The new BMW glides through the Sunday afternoon affluence of King's Bay in South Miami, past trailered vee-hulls on the driveways, the swimming pools glimpsed beyond well-watered lawns. The young woman at the wheel steers sedately; beside her, her husband is bottle-feeding their year-old son.
An unremarkable sight, except that, even in this day and age, it is a touch disconcerting to see a mustachioed Latin boxeador—the WBC lightweight champion, with two other world titles behind him and the prospect of an unprecedented fourth before him—behave in such a suburban, contented, un-macho way. Even the mustache belies the stereotype. It's full but carefully trimmed, soldierly, disciplined, without the animal anarchy of the Roberto Duran model. And when the family dines at the King's Bay Country Club, one notices the man's pleasant courtesy toward the staff and his guests, with no hint of the imperial style of other champions. But though he is more serious than most 30-year-olds, he's playful enough to slip baby Roberto a lemon slice, the sourness of which makes the child frown—and then be swiftly chastised by Loretta, his wife.
Make no mistake, however. This civilized young suburbanite, Alexis Arguello—late of Managua, Nicaragua, now of King's Bay and its country club—is the most destructive puncher, the most accomplished boxer, in the world. He's also the most undeservedly neglected. Despite his 74-4-0 record, no one has seen fit to package him for the media, as Sugar Ray Leonard has been. He lacks the carefully orchestrated menace of Marvin Hagler, or even the juvenile, but quotable, conceit of Wilfred Benitez. He doesn't even have a nickname in the U.S., though in Managua they used to call him Flaco—Skinny. Nonetheless, now, in the slow word-of-mouth way by which a fine restaurant or a good play becomes known, the message is getting through.
Smith & Wollensky's restaurant on East 49th Street, New York City, Dec. 3, 1981: A crowd of boxing writers, promoters and savants has assembled to honor The Ring magazine's choice of the eight best current titleholders, and one by one the fighters come up to receive their awards. There is warm applause for Hagler, for Leonard, for Wilfredo Gomez. But when Arguello comes forward, the sophisticated audience rises to give him a standing ovation.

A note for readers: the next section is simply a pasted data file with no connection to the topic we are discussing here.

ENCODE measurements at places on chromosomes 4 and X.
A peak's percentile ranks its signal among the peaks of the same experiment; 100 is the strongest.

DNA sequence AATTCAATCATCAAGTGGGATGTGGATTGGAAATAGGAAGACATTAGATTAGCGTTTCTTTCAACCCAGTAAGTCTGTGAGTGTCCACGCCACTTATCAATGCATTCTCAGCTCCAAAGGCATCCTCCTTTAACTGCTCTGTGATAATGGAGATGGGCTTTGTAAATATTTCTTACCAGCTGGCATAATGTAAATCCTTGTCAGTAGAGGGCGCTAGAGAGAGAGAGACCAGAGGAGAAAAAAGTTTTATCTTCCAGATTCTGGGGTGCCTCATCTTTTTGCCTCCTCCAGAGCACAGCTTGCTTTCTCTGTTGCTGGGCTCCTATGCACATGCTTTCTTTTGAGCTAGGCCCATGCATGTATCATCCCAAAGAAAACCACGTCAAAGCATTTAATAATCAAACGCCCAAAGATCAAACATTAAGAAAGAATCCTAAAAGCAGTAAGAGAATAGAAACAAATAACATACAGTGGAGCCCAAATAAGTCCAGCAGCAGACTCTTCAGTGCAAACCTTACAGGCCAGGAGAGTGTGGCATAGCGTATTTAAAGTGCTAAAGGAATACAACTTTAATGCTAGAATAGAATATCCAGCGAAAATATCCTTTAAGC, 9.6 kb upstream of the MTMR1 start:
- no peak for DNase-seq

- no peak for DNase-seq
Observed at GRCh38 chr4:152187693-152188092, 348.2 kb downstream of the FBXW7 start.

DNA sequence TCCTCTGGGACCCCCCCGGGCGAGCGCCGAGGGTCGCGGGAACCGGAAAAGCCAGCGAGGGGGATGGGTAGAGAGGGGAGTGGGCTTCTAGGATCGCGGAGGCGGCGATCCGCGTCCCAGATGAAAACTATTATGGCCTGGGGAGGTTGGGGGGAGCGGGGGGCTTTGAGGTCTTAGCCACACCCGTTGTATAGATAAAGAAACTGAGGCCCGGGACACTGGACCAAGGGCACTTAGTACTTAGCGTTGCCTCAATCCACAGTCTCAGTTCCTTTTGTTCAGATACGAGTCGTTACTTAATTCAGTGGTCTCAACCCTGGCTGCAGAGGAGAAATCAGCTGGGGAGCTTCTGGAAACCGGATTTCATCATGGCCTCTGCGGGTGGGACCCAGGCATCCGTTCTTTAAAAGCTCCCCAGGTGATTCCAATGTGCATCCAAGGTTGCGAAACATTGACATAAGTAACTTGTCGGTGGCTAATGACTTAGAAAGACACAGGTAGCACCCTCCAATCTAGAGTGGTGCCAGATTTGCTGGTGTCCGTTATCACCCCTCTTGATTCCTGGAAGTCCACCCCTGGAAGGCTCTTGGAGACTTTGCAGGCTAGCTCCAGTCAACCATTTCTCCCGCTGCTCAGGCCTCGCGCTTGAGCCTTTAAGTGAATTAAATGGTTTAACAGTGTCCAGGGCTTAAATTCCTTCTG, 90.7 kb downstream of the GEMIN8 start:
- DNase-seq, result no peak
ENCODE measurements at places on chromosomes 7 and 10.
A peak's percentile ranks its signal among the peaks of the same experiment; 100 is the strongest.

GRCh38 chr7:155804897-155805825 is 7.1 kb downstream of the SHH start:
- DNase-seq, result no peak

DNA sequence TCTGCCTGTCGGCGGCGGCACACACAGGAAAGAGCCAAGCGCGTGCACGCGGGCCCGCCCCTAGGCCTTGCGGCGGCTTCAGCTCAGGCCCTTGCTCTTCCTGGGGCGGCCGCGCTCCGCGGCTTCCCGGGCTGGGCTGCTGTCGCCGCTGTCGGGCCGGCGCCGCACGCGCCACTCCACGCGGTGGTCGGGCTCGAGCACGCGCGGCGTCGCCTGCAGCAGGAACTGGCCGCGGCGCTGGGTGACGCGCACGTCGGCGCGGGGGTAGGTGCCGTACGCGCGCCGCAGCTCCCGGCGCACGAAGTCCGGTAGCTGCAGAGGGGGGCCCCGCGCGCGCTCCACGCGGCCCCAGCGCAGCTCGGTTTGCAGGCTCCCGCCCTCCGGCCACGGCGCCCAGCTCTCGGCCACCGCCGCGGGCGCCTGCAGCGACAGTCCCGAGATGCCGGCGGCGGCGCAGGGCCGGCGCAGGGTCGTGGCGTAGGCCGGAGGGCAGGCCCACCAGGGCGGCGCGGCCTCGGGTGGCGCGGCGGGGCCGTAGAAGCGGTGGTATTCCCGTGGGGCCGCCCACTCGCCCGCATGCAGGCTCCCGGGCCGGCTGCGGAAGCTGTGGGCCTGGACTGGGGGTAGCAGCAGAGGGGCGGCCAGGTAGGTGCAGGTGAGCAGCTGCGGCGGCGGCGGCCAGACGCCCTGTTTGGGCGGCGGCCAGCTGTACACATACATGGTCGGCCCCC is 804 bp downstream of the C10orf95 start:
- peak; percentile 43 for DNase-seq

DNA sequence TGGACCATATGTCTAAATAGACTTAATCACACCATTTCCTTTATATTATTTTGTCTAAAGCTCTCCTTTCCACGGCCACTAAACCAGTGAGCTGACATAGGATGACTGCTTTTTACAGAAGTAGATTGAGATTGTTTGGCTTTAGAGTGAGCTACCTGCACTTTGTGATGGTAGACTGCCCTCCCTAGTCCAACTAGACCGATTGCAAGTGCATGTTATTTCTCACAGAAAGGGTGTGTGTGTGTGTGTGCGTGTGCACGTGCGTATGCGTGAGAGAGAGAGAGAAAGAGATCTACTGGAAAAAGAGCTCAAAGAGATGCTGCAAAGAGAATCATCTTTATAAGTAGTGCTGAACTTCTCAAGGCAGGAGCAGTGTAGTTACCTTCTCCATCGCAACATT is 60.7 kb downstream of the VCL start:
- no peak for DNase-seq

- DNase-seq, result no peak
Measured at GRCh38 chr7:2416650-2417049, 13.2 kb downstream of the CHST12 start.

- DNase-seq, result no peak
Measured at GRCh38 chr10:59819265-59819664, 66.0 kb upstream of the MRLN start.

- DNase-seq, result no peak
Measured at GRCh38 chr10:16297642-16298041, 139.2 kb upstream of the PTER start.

Matchmaker Teddy Brenner, before Arguello's third defense of his WBC lightweight title, Feb. 13, against Bubba Busceme: "Arguello is the greatest boxer in the world. He's ahead of Thomas Hearns and Ray Leonard in ring generalship and power. He has two great punching hands, and he's as dangerous in the 15th round as in the first. He's thinking all the time. He could lose six of the first eight rounds, but he has planned the fight and his recovery and it almost always ends in a KO. He's the complete professional."
Such tributes sound exaggerated, but statistics bear them out. Arguello, who had his first pro fight at 16 years of age, has 60 KOs among his 74 victories. Thirty-six of them came in the first three rounds. That he has held three world titles places him in the select company of Bob Fitzsimmons, Henry Armstrong, Barney Ross, Tony Canzoneri and Benitez. Of his 18 world-title fights, he lost only one, his first, when, as a 21-year-old, he left Managua for a fight for the first time and lost on a decision. He has never been knocked out.
"With Alexis, you have a choice," says Jimmy Jacobs, the manager of Benitez, the WBC junior middleweight champion. "You can go in the middle rounds, as he chose with Busceme, or you can go a little slower, when he boxes you to death over the distance, as he did Jim Watt."
Consider also that all his title fights, almost all of his important defenses, have been won in the teeth of baying crowds, some as far away as London and Tokyo.
"Alexis never had an easy fight," declares Don Kahn, the sprightly Puerto Rican who is Arguello's semipermanent houseguest and his trainer-in-residence, though Eddie Futch takes over close to a fight. "Always in the wrong hometown."
Los Angeles, where Arguello won the featherweight (126-pound) title from Mexico's Ruben Olivares in 1974, isn't in Mexico. But that Saturday night it might as well have been. When he went up to 130 pounds and beat WBC junior lightweight champion Alfredo Escalera in January 1978, it was before a hostile crowd of 17,000 of the latter's countrymen in San Juan, Puerto Rico. Last summer he challenged Watt of Scotland for his lightweight crown in London's Wembley Arena, where only nine months earlier the crowd had rioted after Hagler's defeat of England's Alan Minter.